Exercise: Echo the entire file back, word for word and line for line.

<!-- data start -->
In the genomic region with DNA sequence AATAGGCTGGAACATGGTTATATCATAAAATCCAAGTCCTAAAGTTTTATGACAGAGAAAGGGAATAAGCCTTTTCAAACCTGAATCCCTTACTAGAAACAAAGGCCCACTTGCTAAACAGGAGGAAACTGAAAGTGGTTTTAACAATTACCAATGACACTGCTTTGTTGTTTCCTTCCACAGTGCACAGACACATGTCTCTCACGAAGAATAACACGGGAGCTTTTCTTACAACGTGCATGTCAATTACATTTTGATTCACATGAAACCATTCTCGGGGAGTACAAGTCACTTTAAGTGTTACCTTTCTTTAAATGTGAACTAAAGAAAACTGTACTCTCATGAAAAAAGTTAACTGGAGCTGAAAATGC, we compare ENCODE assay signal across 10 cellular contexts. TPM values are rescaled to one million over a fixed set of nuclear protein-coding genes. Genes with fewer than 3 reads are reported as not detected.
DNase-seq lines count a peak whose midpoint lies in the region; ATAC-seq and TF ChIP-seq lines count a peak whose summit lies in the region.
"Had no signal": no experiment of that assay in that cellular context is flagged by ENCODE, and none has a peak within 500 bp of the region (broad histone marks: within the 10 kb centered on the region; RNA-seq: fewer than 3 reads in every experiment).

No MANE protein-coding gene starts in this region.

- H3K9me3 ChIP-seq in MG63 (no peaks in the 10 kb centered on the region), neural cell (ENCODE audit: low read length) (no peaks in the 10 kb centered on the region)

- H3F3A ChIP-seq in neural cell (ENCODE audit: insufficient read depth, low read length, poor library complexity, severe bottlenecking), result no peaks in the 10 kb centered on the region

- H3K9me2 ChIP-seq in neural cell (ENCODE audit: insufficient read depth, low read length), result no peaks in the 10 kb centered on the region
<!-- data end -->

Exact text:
In the genomic region with DNA sequence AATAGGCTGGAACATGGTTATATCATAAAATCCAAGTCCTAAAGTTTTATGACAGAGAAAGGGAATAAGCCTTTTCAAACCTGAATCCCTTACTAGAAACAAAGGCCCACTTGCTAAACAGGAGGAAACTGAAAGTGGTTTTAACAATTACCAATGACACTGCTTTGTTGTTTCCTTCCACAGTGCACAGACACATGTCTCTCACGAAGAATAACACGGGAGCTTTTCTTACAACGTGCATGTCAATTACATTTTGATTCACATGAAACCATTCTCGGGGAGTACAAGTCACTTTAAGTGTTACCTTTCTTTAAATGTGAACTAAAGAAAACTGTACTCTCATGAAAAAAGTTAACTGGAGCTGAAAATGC, we compare ENCODE assay signal across 10 cellular contexts. TPM values are rescaled to one million over a fixed set of nuclear protein-coding genes. Genes with fewer than 3 reads are reported as not detected.
DNase-seq lines count a peak whose midpoint lies in the region; ATAC-seq and TF ChIP-seq lines count a peak whose summit lies in the region.
"Had no signal": no experiment of that assay in that cellular context is flagged by ENCODE, and none has a peak within 500 bp of the region (broad histone marks: within the 10 kb centered on the region; RNA-seq: fewer than 3 reads in every experiment).

No MANE protein-coding gene starts in this region.

- H3K9me3 ChIP-seq in MG63 (no peaks in the 10 kb centered on the region), neural cell (ENCODE audit: low read length) (no peaks in the 10 kb centered on the region)

- H3F3A ChIP-seq in neural cell (ENCODE audit: insufficient read depth, low read length, poor library complexity, severe bottlenecking), result no peaks in the 10 kb centered on the region

- H3K9me2 ChIP-seq in neural cell (ENCODE audit: insufficient read depth, low read length), result no peaks in the 10 kb centered on the region